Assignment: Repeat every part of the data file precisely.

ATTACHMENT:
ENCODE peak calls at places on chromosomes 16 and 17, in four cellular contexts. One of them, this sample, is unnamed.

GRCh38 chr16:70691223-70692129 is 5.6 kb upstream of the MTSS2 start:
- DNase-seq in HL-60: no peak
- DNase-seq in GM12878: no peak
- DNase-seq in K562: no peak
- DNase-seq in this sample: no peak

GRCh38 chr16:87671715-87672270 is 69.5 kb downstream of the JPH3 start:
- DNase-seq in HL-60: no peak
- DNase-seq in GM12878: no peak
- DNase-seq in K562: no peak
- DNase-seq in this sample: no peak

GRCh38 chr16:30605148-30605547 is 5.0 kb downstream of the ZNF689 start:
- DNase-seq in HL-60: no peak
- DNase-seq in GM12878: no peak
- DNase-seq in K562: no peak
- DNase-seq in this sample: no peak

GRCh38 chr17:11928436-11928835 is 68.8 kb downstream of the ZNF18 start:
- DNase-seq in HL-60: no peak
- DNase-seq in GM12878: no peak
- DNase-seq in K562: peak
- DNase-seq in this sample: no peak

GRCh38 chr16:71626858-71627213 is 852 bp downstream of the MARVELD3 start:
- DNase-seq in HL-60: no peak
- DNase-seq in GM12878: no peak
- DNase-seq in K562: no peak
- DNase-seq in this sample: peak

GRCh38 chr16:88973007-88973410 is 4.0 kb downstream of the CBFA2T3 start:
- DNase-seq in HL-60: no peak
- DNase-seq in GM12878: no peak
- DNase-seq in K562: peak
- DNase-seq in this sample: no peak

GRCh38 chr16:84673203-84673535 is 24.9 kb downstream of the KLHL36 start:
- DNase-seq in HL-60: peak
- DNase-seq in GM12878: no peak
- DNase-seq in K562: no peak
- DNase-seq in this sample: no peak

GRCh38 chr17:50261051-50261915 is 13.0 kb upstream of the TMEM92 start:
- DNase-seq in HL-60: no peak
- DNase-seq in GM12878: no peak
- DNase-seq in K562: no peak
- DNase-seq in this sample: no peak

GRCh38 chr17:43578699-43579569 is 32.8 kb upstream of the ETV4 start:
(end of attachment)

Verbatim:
ENCODE peak calls at places on chromosomes 16 and 17, in four cellular contexts. One of them, this sample, is unnamed.

GRCh38 chr16:70691223-70692129 is 5.6 kb upstream of the MTSS2 start:
- DNase-seq in HL-60: no peak
- DNase-seq in GM12878: no peak
- DNase-seq in K562: no peak
- DNase-seq in this sample: no peak

GRCh38 chr16:87671715-87672270 is 69.5 kb downstream of the JPH3 start:
- DNase-seq in HL-60: no peak
- DNase-seq in GM12878: no peak
- DNase-seq in K562: no peak
- DNase-seq in this sample: no peak

GRCh38 chr16:30605148-30605547 is 5.0 kb downstream of the ZNF689 start:
- DNase-seq in HL-60: no peak
- DNase-seq in GM12878: no peak
- DNase-seq in K562: no peak
- DNase-seq in this sample: no peak

GRCh38 chr17:11928436-11928835 is 68.8 kb downstream of the ZNF18 start:
- DNase-seq in HL-60: no peak
- DNase-seq in GM12878: no peak
- DNase-seq in K562: peak
- DNase-seq in this sample: no peak

GRCh38 chr16:71626858-71627213 is 852 bp downstream of the MARVELD3 start:
- DNase-seq in HL-60: no peak
- DNase-seq in GM12878: no peak
- DNase-seq in K562: no peak
- DNase-seq in this sample: peak

GRCh38 chr16:88973007-88973410 is 4.0 kb downstream of the CBFA2T3 start:
- DNase-seq in HL-60: no peak
- DNase-seq in GM12878: no peak
- DNase-seq in K562: peak
- DNase-seq in this sample: no peak

GRCh38 chr16:84673203-84673535 is 24.9 kb downstream of the KLHL36 start:
- DNase-seq in HL-60: peak
- DNase-seq in GM12878: no peak
- DNase-seq in K562: no peak
- DNase-seq in this sample: no peak

GRCh38 chr17:50261051-50261915 is 13.0 kb upstream of the TMEM92 start:
- DNase-seq in HL-60: no peak
- DNase-seq in GM12878: no peak
- DNase-seq in K562: no peak
- DNase-seq in this sample: no peak

GRCh38 chr17:43578699-43579569 is 32.8 kb upstream of the ETV4 start: